Alexandria History

Women’s History: How Much Do You Know about the Incredible School of Nursing at Alexandria Hospital?

Carter Hall, location of the Nursing School. (Photo courtesy of Alexandria Hospital)

Alexandria, VA – In honor of Women’s History Month, we invite you to take our specialty tours on Women’s History at Gadsby’s Tavern and the history of Midwifery at the Stabler-Leadbeater Apothecary Museum, and a lecture on Women’s impact on the history of healthcare. Tickets are available at Find out more on Women’s History in Alexandria at

Throughout the centuries, women have made significant contributions to Alexandria. While these stories are important throughout the year, the City has officially observed Women’s History Month in March since 1998.

The observance originated as a national celebration in 1981, when Congress authorized and requested the president to proclaim the week beginning March 7, 1982, as “Women’s History Week.”  After being petitioned by the National Women’s History Project, Congress designated March 1987 as “Women’s History Month.”

The Alexandria Infirmary, Inova Alexandria Hospital today, first opened on March 1, 1873. Accordingly, Women’s History Month in March is an excellent time to examine the history of nursing education for women at the hospital.

Marjorie Adamson started a small training school at the hospital in 1894. She was a graduate of the Glasgow Royal Infirmary in Scotland and both a physician and a nurse. The school was the fourth school of nursing to be established in Virginia. In the first year, there were two pupils.

In 1916, Fannie Carter began serving as the Superintendent of Nursing for the hospital and Director of the School. The school prospered under her leadership. She raised admission requirements and hired the first full-time instructor. Students were single white women between the ages of 19 and 35. 

Alexandria Hospital in 1918, on Duke St. (Photo courtesy of Alexandria Hospital)

Because of the financial challenges of the Great Depression, the School of Nursing closed in 1933. However, just ten years later it reopened to help alleviate the nursing shortage caused by World War II. The school was approved for participation in the U.S. Cadet Nurse Corps (USCNC) training program, and the first class, 27 students, began in October 1943.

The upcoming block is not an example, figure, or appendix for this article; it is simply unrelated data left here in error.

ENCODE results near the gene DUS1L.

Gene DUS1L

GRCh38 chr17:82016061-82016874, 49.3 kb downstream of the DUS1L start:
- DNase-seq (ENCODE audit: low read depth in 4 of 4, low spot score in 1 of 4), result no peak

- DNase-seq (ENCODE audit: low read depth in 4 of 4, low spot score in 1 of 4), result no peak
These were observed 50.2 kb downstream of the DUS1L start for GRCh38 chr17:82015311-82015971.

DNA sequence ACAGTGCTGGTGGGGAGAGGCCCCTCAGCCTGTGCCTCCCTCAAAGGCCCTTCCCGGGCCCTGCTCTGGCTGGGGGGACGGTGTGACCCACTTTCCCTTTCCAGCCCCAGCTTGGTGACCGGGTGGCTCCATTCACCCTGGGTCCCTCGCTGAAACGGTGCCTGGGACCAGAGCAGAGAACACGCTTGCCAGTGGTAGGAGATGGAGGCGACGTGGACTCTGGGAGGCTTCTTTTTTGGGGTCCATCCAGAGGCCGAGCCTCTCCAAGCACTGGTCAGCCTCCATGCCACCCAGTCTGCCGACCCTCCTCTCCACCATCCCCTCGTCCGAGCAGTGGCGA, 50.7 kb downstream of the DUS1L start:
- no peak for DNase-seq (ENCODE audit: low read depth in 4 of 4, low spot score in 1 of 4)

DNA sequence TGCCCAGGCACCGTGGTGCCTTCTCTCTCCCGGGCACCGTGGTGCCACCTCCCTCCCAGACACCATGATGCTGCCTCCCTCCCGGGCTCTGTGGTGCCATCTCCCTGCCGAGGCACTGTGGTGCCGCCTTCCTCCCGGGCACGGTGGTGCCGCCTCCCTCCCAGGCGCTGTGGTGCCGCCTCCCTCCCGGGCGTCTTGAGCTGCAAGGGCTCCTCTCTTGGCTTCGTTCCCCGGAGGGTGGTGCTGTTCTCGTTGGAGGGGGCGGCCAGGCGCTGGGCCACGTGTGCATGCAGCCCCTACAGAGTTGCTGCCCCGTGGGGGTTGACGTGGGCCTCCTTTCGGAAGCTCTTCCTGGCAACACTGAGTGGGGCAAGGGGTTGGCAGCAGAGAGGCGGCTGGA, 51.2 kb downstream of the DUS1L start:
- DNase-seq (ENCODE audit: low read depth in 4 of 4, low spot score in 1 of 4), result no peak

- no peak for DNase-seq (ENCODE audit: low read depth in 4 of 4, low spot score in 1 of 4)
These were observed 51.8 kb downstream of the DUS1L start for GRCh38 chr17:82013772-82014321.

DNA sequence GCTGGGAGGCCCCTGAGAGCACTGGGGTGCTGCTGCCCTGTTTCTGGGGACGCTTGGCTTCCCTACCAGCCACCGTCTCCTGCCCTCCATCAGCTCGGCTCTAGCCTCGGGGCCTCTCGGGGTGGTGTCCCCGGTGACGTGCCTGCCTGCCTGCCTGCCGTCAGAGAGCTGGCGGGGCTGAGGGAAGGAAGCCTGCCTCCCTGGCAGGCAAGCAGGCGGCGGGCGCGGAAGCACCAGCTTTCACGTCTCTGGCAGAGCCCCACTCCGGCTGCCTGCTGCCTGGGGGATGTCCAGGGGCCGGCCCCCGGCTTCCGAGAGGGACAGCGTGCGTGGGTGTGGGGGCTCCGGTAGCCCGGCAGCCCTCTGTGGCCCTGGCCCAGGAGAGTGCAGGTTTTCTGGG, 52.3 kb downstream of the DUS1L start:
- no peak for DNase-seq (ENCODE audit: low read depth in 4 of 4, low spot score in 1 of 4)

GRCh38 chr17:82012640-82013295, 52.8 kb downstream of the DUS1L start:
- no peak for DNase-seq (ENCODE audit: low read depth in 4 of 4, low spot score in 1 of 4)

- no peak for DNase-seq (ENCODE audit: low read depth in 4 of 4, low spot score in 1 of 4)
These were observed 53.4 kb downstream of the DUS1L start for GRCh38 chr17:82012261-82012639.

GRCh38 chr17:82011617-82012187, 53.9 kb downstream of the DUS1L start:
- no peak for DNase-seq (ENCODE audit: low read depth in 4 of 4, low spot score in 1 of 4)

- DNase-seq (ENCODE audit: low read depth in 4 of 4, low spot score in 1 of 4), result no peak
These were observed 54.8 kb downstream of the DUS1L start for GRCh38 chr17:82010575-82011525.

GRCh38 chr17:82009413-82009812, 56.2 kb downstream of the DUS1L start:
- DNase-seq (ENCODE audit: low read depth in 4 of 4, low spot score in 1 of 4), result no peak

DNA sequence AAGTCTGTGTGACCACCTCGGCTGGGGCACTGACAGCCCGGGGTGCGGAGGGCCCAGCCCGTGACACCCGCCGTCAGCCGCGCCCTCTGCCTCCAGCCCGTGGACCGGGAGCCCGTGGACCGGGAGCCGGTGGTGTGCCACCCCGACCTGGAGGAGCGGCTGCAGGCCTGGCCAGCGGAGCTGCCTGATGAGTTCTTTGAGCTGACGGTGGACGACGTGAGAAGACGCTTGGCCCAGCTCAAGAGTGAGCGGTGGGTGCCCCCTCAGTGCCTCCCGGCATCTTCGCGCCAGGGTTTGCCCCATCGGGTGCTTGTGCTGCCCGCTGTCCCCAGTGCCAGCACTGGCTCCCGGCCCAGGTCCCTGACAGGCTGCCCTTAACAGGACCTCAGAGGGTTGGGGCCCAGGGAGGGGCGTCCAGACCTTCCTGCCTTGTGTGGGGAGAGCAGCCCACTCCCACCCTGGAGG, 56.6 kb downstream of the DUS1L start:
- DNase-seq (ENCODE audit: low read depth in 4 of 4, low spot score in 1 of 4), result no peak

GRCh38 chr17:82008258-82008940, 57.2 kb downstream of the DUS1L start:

The USCNC, organized under the United States Public Health Service, was the first integrated uniformed U.S. Service Corps in the nation. Created to address the wartime nursing shortage, the program funded tuition, materials, and uniforms. The school continued enrolling classes in the program every spring and fall until September 1945, when the last class began their training.  

In October 1944, Alexandria Hospital USCNC student Beulah Tyler served as a model for a USCNC recruiting poster. She also traveled to California to be featured as a Cadet Nurse in a small role in the movie The Story of G.I. Joe. Although Tyler’s part was not included in the film’s final edit, she spent a month in Hollywood, was featured on several radio programs, and participated in the Los Angeles Cadet Corps Week ceremonies.

The American Red Cross also trained nurse’s aides to help relieve the nursing shortage during World War II. In June 1944, the School of Nursing initiated its first Red Cross Nurse’s Aide class for African American women. The hospital had recently opened new north and east wings, including more facilities for African American patients, and additional staff was needed. African American nurses and nurse’s aides provided the care in the hospital’s African American sections.

After the war, the School of Nursing expanded. In 1958, it was accredited by the National League for Nursing, married students were allowed to enroll, and the school became the first in Virginia to admit male nursing students. Two African American men were enrolled in 1968.   

By the 1980s, nursing students had begun favoring four-year baccalaureate programs over the School of Nursing’s three-year clinical diploma program, and the Hospital Board of Directors decided to phase out the school. The final students were admitted in the fall of 1984 and graduated in June 1987.

“Alexandria Hospital: Women Mobilize the Community,” an exhibition on view for a short time at the Alexandria History Museum at The Lyceum, marks the 150th anniversary of the Alexandria Infirmary. Visit the museum and learn more about the vital roles that women have played in sustaining the hospital.

ICYMI: A Historical Plaque Commemorates an African American Community by Wilkes Tunnel






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